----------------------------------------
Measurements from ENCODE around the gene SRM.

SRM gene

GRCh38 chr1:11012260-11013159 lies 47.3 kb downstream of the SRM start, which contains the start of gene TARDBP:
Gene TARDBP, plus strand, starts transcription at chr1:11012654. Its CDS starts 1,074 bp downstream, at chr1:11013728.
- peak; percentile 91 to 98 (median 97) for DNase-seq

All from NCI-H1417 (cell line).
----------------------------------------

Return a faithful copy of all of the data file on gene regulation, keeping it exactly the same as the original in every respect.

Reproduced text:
Measurements from ENCODE around the gene SRM.

SRM gene

GRCh38 chr1:11012260-11013159 lies 47.3 kb downstream of the SRM start, which contains the start of gene TARDBP:
Gene TARDBP, plus strand, starts transcription at chr1:11012654. Its CDS starts 1,074 bp downstream, at chr1:11013728.
- peak; percentile 91 to 98 (median 97) for DNase-seq

All from NCI-H1417 (cell line).